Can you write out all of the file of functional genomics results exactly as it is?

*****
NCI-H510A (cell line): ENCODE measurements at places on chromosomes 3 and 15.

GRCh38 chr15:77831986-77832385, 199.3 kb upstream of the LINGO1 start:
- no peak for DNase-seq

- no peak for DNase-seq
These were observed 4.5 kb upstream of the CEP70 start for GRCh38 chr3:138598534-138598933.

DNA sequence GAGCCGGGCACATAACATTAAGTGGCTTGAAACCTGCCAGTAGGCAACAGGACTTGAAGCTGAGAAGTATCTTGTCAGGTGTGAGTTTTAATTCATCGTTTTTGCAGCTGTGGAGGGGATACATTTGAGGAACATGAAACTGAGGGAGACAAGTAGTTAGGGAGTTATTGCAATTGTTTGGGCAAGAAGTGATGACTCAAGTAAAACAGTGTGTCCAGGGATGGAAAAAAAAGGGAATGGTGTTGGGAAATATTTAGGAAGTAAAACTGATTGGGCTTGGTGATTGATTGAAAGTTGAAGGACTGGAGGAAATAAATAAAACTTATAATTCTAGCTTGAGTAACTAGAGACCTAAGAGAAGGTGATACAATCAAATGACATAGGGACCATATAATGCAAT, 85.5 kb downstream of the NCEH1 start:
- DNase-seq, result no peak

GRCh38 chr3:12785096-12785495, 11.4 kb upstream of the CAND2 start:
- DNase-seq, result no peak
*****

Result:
NCI-H510A (cell line): ENCODE measurements at places on chromosomes 3 and 15.

GRCh38 chr15:77831986-77832385, 199.3 kb upstream of the LINGO1 start:
- no peak for DNase-seq

- no peak for DNase-seq
These were observed 4.5 kb upstream of the CEP70 start for GRCh38 chr3:138598534-138598933.

DNA sequence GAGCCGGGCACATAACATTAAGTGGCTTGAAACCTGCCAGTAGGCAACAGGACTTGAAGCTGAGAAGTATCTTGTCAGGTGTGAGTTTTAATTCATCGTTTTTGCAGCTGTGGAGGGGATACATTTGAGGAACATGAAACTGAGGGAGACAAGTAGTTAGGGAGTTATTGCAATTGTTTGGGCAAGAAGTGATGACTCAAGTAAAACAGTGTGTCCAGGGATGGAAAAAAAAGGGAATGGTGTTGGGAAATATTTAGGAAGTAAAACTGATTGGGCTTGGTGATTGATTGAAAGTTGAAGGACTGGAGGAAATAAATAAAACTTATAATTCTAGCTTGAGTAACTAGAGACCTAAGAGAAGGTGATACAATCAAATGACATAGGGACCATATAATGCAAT, 85.5 kb downstream of the NCEH1 start:
- DNase-seq, result no peak

GRCh38 chr3:12785096-12785495, 11.4 kb upstream of the CAND2 start:
- DNase-seq, result no peak